Wisconsin (Ron Johnson): James Peterson would fill a seat that has been vacant for more than five years, and which has been designated a judicial emergency. Last year, Sen. Johnson recommended him to the White House and urged his fellow Senators toward a "swift confirmation." He was approved with overwhelming bipartisan support by the Judiciary Committee last week, but he and the two other nominees advanced that day found themselves at the back of a line that already had 29 people on it. If Johnson wants a "swift confirmation," he might ask his fellow Republicans to let up and allow votes on all those other nominees.

In all these cases, courtroom vacancies could be filled if only Republicans would allow it. Each of these Republican senators has to decide whether GOP leader Mitch McConnell deserves a show of loyalty more than their constituents deserve a fully functioning system of justice.

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GOP Blockade of Unopposed Ark. Judicial Nominees Disrupts Local Election

Because of ongoing Republican obstruction, the Senate may be forced to take five weeks of its time to confirm 32 mostly unopposed judicial nominees ... all of whom could be confirmed in five minutes. Among those 32 are two from Arkansas. Sen. Mark Pryor stood up yesterday to urge his colleagues to allow a vote on the two Arkansans, but Republicans would have none of it.

Some background: Timothy Brooks was approved by the Judiciary Committee by unanimous voice vote way back in October. Two weeks later, the committee approved James Maxwell Moody, also by unanimous voice vote. But in the months since then, Senate Republicans have refused to give the "unanimous consent" that is required to schedule a confirmation vote without the need for a filibuster-busting cloture vote. So Brooks, Moody, and 30 other highly qualified nominees are stuck.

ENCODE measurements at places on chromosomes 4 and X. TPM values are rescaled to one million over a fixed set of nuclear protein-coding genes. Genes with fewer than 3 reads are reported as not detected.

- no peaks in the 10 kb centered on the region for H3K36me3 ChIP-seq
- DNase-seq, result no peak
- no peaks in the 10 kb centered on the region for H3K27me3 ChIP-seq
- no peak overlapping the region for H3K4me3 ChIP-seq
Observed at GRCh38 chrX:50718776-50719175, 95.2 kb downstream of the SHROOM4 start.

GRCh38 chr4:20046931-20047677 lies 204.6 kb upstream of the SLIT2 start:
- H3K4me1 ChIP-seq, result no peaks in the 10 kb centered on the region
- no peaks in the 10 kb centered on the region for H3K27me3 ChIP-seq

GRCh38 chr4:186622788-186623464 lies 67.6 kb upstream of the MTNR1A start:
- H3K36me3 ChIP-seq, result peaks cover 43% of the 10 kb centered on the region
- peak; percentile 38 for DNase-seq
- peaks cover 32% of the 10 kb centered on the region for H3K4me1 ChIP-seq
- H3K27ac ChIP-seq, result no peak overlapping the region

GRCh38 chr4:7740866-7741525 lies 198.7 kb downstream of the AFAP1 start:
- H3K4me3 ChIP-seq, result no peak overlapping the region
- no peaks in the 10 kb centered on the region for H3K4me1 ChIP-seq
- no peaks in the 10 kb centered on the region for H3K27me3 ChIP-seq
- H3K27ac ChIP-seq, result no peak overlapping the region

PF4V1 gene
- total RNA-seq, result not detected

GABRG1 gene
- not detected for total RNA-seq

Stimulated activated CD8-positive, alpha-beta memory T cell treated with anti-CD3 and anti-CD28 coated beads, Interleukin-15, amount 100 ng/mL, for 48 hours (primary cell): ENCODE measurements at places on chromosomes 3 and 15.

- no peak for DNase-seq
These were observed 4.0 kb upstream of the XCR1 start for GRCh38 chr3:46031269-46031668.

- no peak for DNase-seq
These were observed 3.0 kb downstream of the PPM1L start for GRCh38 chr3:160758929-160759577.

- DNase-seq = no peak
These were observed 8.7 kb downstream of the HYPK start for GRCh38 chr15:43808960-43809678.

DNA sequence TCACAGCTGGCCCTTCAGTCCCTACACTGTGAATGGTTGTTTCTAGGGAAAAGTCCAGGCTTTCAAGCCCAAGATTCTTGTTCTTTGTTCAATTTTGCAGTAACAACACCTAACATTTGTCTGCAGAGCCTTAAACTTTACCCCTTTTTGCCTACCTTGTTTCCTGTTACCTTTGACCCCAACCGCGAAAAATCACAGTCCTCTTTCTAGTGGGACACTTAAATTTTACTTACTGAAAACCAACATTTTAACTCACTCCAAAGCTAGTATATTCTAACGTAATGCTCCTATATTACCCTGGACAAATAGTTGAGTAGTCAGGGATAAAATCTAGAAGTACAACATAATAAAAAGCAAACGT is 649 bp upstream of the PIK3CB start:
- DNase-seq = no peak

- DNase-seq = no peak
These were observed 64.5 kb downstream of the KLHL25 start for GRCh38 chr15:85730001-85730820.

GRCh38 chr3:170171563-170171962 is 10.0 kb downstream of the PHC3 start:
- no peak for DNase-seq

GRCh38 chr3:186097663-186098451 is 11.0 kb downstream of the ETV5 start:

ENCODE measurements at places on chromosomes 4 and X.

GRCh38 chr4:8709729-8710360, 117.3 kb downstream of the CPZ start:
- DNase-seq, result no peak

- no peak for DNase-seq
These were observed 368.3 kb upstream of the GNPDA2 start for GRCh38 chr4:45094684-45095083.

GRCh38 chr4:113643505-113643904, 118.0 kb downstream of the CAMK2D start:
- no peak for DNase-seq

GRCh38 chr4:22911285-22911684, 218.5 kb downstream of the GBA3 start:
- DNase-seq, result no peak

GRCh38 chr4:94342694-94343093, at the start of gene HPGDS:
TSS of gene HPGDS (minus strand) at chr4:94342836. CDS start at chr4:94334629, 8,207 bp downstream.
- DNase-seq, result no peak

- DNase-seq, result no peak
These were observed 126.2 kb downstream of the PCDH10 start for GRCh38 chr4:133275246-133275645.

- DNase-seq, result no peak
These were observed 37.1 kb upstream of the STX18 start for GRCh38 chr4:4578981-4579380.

Yesterday, Sen. Pryor stood on the Senate floor and explained how the GOP's obstructionism was messing up local elections in his state: With the Senate preparing to leave town before a snowstorm and not return until the last week of February, Pryor explained the impact of inaction on the people of his state. As reported in the Arkansas Times Record:

Pryor said there was an urgent need to confirm Moody in particular, because the filing period to be listed on the ballot for Pulaski County Circuit judge opens later this month.

Without confirmation, Moody is left to wonder if he should file for re-election. If he does, his name cannot be removed from the ballot even if is confirmed to the federal bench.

"So this is causing a lot of problem back home," Pryor said on the Senate floor.

But the Judiciary Committee's senior Republican, Chuck Grassley, objected. Why? Because Senate Democrats changed the filibuster rules last year (although Pryor actually voted against the change).

It is important to note Grassley's situational ethics. In 2005, when it was George W. Bush's nominees who were at issue, he publicly supported the effort of Senate Republicans to eliminate the filibuster altogether for judicial nominees, and to make that change in Senate rules by majority vote. For instance, check out this press conference he gave with fellow GOP senators on May 19, 2005 (about 13 minutes into the clip).

So it was awfully rich yesterday for Grassley to cite the November rules change as justification for blocking votes on the two Arkansas nominees (as well as the 30 others being stymied). When Grassley makes comments like that, you almost expect to hear a laugh track.

Unfortunately, it isn't funny that the Senate will have to waste weeks of its time in needless "post-cloture debate" when it could confirm all these nominees in less than a day. Nor is the damage that the GOP is doing to the nation's federal court system and the Americans who rely on it for access to justice anything to laugh at.